Cate Sevilla writes...
Way back when we were under four feet tall in height, and the greatest piece of technology we knew of was a Lite-Brite; our mothers and fathers were constantly nagging us to "mind our manners". Cut to, oh, a couple of decades later, and I'm wondering what the hell happened to that concept. It used to be bad when someone broke up with you over the phone, instead of in person. Now we have people being dumped through text, fired over email, and berated in blog comments.
In the '90s, when more and more people were starting to have Internet access and computers in their homes, news reports swirled about people "losing touch with reality" and "forgetting the value of real human interaction". I spend my days at a computer and online, as I'm sure most of the people reading this do. However, I still feel as though I have a pretty good grasp on how to carry on an "In Real Life" conversation with someone (despite the urge to say, "BRB" when going off to the toilet) and can even still manage to say "please" and "thank you" at the appropriate times. I don't think spending time online kills one's ability to be a fully functioning member of society. However, I'm starting to have a real problem with people who forget that the same manners and social rules that exist out in "The Real World", still need to exist in the online world, albeit in different forms.
Simply because we use fun pseudonyms (like RUBJN782941), and digitally altered, unrecognisable photos of ourselves; we get this sudden rush of freedom. This horrible concept suddenly washes over us: "No one knows who I am! I can say anything!!" Now, most of us don't go around randomly messaging, emailing, or commenting on other people's blogs simply for the purpose of telling them what how stupid they are. However, there are way too many people out there who use the Internet and online communities to "Unleash The Fury" that they deem unacceptable to express in "Real Life". Why is it when we can hide behind a laptop screen, and fake name, that some people just let their psychotic alter egos run wild?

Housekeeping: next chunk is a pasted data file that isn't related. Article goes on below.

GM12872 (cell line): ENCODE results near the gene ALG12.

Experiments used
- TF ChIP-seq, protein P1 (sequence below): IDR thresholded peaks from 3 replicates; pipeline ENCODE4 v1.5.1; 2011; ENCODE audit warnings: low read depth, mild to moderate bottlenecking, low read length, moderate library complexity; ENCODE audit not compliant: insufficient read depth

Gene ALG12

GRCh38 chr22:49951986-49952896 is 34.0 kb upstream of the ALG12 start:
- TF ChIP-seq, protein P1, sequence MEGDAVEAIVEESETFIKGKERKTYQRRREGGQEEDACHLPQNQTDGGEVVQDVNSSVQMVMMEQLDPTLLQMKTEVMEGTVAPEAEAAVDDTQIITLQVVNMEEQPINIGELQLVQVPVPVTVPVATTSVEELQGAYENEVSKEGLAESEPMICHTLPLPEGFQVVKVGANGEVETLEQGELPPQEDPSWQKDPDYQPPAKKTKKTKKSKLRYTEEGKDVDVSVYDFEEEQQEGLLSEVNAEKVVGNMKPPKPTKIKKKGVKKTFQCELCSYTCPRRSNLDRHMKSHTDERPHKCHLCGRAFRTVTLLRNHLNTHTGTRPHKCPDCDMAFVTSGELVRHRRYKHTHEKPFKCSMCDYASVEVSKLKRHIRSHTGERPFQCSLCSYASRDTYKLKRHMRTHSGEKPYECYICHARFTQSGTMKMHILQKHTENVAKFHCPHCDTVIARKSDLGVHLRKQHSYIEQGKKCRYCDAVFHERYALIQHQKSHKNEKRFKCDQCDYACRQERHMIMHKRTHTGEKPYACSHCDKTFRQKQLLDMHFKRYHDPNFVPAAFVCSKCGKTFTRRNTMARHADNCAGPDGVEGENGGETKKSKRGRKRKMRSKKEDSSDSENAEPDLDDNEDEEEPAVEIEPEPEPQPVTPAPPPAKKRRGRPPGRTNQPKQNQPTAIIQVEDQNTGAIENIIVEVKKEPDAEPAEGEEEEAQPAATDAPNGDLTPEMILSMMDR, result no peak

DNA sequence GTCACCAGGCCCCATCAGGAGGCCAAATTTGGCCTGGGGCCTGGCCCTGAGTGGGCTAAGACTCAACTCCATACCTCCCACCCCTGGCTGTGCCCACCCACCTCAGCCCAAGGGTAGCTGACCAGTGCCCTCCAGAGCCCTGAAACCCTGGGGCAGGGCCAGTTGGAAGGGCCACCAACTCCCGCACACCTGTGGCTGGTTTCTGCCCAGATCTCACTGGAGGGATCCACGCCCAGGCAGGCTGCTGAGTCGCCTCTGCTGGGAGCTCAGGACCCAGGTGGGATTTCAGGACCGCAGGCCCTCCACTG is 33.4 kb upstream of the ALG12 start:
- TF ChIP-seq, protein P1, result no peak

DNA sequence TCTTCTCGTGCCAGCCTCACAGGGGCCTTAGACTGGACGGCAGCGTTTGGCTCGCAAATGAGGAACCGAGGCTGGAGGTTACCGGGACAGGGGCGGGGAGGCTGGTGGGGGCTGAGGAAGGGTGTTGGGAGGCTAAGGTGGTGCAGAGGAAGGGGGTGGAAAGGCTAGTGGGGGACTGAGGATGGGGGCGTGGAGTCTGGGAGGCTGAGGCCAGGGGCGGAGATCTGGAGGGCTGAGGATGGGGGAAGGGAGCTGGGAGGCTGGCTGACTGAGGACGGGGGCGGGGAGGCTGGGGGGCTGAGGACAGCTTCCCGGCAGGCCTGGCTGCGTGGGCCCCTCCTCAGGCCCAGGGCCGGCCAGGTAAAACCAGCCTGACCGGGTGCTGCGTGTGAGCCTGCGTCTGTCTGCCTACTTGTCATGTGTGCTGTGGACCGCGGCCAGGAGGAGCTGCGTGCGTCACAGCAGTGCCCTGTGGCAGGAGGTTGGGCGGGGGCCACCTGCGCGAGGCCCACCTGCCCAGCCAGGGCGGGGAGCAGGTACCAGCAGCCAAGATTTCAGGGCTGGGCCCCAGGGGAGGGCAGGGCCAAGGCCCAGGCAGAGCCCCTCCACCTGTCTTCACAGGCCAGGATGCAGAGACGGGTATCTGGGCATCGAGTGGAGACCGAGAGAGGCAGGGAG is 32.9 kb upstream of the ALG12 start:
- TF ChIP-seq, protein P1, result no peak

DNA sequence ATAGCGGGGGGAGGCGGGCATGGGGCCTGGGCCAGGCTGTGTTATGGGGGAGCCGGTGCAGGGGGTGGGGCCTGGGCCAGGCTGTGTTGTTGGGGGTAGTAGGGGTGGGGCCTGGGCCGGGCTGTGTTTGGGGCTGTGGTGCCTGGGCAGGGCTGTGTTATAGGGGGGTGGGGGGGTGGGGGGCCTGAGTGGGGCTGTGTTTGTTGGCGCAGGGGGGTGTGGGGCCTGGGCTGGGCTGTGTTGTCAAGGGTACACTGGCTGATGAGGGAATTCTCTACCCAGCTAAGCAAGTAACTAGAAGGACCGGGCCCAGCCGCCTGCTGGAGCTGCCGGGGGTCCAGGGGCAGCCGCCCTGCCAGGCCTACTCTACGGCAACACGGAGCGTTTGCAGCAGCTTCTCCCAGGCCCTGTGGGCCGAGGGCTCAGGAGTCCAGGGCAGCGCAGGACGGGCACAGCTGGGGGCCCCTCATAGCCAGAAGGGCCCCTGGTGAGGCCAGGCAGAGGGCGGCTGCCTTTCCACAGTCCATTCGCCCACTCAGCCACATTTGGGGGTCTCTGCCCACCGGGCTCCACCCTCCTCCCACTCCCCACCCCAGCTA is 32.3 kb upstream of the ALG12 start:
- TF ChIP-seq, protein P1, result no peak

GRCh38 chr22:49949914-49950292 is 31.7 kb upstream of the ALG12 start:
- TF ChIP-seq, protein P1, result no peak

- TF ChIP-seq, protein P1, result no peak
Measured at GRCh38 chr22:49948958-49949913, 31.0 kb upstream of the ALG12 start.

Forget just being childish and rude, it's cowardly. Cowardly to post a "OMG! You're so ignerant!! Genious, you should cheq uR factz B4 U rite sumthin so OMFG DUM!!1!" on a random person's page, just because you happen to think you're hilarious. There's a difference between a debate, and being a jerk. There are blogs and comments floating all over the net that make us cringe. We disagree with what others write. So much sometimes, that we (okay, I) break out into hives just from reading them. However, for the most part, that doesn't exactly give us the right to insult, name call, or in some cases, threaten the author of a blog.
There is, of course, the argument, that if you're going to post something on the Internet for everyone to see/read, then you need to prepare yourself for a potential backlash. That is very true, because there always needs to be that sense of personal responsibility when posting things online. However, there needs to be boundaries. There needs to be a sense of politeness online, considering that the Internet and its communities consist of people. People and human beings with feelings, who are offended and hurt just as easily online, as they are in real life.
I know that people can say/write some very insulting, stupid things on the Internet that make it difficult to not comment and ask about their astonishing stupidity. However, before you hit that "post comment" button, you may want to ask yourself if it's really worth posting. If the author of the blog was standing right in front of you, would you say to their face what you're about to post? Sometimes it really is better to follow the old saying, "If you don't have anything nice to say, don't say anything at all." We all have our moments when we want to flame somebody for the holes in their logic, or the flaws in their arguments...and that's fine. Blogs and forums, for the most part, are about discussions and debates. However, going out of your way to tell someone that they're an idiot, or give them unsolicited advice, probably isn't a good idea. Just as telling people online how to raise their children, isn't a good idea either.
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